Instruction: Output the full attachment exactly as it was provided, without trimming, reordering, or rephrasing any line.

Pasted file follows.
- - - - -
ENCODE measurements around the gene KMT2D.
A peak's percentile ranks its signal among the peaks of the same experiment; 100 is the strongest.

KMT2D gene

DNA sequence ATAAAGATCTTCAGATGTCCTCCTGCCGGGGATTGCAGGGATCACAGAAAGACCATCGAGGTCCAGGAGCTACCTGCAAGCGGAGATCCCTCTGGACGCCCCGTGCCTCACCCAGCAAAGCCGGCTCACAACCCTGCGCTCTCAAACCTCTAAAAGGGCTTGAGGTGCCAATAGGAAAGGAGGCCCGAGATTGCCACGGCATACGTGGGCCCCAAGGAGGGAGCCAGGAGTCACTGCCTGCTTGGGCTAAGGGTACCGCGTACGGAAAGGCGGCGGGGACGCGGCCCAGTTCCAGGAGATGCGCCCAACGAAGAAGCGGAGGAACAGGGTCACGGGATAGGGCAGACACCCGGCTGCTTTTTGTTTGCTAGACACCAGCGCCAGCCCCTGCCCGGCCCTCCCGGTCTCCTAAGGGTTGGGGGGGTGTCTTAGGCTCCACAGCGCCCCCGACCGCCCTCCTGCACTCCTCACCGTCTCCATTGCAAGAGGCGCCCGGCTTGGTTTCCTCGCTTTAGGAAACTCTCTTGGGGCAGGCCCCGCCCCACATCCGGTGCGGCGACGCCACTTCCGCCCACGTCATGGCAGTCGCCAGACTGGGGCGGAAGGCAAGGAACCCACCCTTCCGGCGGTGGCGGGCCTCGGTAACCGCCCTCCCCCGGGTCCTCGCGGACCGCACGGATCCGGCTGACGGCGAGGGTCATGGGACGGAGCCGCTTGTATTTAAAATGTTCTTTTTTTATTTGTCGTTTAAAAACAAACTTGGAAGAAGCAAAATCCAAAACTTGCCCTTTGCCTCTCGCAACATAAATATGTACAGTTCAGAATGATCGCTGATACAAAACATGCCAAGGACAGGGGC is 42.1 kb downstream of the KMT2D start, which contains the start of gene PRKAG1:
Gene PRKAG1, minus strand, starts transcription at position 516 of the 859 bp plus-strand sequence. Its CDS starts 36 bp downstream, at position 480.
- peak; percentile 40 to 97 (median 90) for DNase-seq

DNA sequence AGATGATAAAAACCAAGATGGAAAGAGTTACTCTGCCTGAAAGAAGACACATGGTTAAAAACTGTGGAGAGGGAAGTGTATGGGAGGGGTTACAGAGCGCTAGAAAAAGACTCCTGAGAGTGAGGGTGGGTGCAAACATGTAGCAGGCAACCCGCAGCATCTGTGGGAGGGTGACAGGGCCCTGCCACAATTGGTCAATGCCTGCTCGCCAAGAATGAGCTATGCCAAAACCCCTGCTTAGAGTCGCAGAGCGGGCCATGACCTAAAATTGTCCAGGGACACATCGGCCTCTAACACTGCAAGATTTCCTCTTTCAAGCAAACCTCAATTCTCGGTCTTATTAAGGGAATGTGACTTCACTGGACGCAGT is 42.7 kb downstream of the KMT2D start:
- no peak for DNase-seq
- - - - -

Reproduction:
ENCODE measurements around the gene KMT2D.
A peak's percentile ranks its signal among the peaks of the same experiment; 100 is the strongest.

KMT2D gene

DNA sequence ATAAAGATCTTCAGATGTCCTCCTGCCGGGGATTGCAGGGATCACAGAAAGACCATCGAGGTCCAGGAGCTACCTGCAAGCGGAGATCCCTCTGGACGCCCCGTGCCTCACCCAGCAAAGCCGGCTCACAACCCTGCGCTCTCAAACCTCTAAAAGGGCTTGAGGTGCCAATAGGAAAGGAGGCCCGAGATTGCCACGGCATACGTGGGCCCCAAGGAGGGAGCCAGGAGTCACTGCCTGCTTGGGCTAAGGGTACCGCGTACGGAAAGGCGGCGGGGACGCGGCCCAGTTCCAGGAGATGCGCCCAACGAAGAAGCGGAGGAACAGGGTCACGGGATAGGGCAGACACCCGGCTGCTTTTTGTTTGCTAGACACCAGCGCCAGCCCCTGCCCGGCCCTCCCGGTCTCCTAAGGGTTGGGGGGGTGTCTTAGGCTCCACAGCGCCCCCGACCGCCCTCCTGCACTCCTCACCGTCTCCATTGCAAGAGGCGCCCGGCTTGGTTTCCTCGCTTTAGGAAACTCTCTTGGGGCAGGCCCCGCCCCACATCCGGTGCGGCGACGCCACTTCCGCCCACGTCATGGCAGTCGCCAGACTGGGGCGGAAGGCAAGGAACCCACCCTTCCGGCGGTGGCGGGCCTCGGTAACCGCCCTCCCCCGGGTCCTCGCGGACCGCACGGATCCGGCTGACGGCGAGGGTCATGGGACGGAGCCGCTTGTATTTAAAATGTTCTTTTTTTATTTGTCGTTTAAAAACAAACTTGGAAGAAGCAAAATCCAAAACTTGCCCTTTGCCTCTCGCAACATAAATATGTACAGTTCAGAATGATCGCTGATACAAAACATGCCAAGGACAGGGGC is 42.1 kb downstream of the KMT2D start, which contains the start of gene PRKAG1:
Gene PRKAG1, minus strand, starts transcription at position 516 of the 859 bp plus-strand sequence. Its CDS starts 36 bp downstream, at position 480.
- peak; percentile 40 to 97 (median 90) for DNase-seq

DNA sequence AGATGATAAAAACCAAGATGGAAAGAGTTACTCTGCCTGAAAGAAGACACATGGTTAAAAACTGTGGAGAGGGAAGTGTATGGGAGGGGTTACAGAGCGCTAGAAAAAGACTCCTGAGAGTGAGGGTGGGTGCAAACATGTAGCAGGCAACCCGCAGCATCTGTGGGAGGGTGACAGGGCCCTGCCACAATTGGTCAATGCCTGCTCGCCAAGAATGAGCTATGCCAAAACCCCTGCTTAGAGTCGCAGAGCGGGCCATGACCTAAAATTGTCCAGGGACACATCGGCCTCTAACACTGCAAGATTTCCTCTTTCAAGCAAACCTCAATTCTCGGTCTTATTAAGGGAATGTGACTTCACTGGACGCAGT is 42.7 kb downstream of the KMT2D start:
- no peak for DNase-seq